THE NEWS SERVICE OF FLORIDA: AHCA looks likely to go weith ACS for now
Dec 8, 2009
THE NEWS SERVICE OF FLORIDA published this article on December 8, 2009
By JOHN KENNEDY
THE CAPITAL, TALLAHASSEE, Dec. 8, 2009……Despite more grumbling about its performance, one of the nation’s largest technology companies Tuesday appeared likely to retain a lucrative state contract for recouping some $120 million in Medicaid overpayments.
Affiliated Computer Services, Inc., a Dallas-based company under fire from lawmakers on several fronts, earned a qualified endorsement from Tom Arnold, chief of the state’s Agency for Health Care Administration before the Senate’s Health and Human Services budget committee.
“We should be getting every penny that is owed to us, and we are going to do that,” Arnold assured lawmakers.
ACS recently was absolved of a $500-a-day fine – on top of a $35,000 penalty imposed in September – for its inaction on recouping state payments, Arnold said. Also in the company’s defense, Arnold said ACS has sent out about $50 million in billing in recent months and has shown signs of improving.
“You have my assurances we will monitor this carefully,” Arnold told the Senate panel, which has been reviewing millions of dollars in proposed reductions to health and social services programs.
Sen. Don Gaetz, R-Niceville, who earlier told the News Service of Florida that he wanted to strip ACS of its contract, relented Tuesday following a few harsh words for the firm.
“Since we didn’t collect hardly any money in the first year they were on contract, why are we paying them, at all?” Gaetz said.
HHS budget committee chairman Durell Peaden, R-Crestview, said lawmakers were inclined to stick with ACS for now.
“You can only squeeze the turnip so much,” Peaden said.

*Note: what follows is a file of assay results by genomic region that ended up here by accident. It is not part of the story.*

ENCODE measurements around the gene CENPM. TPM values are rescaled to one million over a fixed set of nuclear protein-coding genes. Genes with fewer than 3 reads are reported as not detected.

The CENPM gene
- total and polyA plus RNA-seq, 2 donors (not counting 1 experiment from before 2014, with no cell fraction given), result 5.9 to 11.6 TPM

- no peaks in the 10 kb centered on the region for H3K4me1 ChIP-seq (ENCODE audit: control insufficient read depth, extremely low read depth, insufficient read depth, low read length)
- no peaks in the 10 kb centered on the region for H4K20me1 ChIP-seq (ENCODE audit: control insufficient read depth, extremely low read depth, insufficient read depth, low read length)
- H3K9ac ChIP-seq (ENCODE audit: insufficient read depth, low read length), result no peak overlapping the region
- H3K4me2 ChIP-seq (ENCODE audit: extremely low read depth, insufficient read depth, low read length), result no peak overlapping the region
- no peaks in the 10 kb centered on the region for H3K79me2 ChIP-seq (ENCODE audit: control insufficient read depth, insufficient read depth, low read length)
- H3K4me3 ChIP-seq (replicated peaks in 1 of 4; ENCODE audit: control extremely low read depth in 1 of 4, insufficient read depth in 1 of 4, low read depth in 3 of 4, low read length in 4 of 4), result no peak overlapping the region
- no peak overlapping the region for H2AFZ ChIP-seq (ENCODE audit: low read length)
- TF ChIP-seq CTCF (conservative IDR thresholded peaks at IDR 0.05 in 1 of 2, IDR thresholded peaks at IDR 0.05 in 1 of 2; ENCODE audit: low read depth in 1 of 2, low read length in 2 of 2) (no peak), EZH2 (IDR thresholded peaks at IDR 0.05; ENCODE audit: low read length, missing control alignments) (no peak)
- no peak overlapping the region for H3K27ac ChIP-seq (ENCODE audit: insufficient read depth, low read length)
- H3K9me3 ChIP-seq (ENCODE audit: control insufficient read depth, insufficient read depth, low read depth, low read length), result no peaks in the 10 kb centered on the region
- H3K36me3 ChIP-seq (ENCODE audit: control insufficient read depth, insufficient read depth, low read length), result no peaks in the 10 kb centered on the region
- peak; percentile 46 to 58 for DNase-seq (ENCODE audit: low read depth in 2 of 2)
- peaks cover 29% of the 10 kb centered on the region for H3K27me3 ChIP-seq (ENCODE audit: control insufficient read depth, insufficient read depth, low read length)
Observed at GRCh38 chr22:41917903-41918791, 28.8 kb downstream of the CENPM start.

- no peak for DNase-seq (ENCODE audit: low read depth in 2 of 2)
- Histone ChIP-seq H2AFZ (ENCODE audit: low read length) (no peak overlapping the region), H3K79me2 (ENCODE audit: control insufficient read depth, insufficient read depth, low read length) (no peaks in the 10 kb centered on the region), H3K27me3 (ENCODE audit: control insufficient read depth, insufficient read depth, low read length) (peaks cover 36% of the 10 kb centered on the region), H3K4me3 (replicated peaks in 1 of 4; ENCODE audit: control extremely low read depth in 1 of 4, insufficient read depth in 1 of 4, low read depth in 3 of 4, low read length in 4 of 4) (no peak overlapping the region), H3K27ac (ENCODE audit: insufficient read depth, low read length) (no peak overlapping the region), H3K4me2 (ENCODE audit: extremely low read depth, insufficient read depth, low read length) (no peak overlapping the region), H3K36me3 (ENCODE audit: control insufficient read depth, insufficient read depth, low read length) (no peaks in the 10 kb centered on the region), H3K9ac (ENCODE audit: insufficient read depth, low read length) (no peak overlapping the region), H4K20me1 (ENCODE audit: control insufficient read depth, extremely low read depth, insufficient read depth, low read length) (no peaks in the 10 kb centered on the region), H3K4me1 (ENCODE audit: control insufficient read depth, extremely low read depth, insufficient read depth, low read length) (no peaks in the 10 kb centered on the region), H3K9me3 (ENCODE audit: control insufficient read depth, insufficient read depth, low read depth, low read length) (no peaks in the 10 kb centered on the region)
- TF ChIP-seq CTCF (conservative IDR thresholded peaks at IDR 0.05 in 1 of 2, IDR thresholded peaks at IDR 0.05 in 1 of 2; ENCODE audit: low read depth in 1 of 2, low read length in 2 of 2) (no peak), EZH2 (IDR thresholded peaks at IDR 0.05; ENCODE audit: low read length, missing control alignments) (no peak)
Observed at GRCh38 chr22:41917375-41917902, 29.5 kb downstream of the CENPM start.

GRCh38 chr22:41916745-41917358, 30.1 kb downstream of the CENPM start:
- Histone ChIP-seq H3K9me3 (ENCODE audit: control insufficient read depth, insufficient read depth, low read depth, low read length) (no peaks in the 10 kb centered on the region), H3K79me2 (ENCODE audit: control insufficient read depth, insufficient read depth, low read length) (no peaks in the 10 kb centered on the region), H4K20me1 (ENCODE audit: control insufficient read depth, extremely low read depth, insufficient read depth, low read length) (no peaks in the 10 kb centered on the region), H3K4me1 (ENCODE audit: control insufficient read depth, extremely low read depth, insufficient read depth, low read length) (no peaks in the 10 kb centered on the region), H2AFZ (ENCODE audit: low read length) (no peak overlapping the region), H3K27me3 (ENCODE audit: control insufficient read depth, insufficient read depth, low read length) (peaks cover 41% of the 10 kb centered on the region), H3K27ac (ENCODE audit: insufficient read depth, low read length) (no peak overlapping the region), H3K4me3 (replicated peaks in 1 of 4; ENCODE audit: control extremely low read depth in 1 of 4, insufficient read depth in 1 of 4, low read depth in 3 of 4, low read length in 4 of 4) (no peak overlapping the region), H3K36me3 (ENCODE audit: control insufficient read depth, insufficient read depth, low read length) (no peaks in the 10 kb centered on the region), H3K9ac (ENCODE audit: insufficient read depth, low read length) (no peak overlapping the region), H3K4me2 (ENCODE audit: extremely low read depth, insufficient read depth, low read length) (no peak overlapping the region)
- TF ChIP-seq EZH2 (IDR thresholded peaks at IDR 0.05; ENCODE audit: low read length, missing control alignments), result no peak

Florida’s $18 billion Medicaid program is on track to run $462 million in the red this year, with administrators proposing wide-ranging cuts in the state’s already fragile social service network to offset the shortfall.
State efforts to recover overpayments to doctors, hospitals and other health care providers in 2006-07 helped pull $119 million into the budget, on top of $157.5 million the year before, according to agency records.
But ACS’ five-year contract, worth $44 million to the company, has yielded only a portion of those past rewards. ACS won the contract last year over rival Health Management Systems and had recovered only $15 million by this fall – although millions more in billings have now been issued.
ACS is represented by a high-voltage lobbyist team in Tallahassee, with many members close to Republican leaders. Included are Larry Overton, former Rep. Frank Messersmith, and Charlie Dudley.
Lobbyists for Health Management Systems include equally-well positioned Republicans, Jim Magill and Mac Stipanovich.
ACS also is catching heat for its largest state contract, a five-year, $87.3 million contract with Florida Healthy Kids Corp., which has been closely watched by state officials for more than a year – since 62,500 children lost health-insurance coverage because of problems with a computer system ACS developed.
Odds appear stacked, too, against ACS’ smallest state contract – providing a call center for five counties that comprise Florida’s Medicaid reform effort. The initiative, begun under former Gov. Jeb Bush, was to expand statewide but has stalled in recent years.
AHCA officials are recommending that the agency now operate the call center – saying technology changes make a privatized call center unnecessary. Instead of steering $1 million-a-year to ACS, state officials say they can save $354,000 by bringing the call center in-house.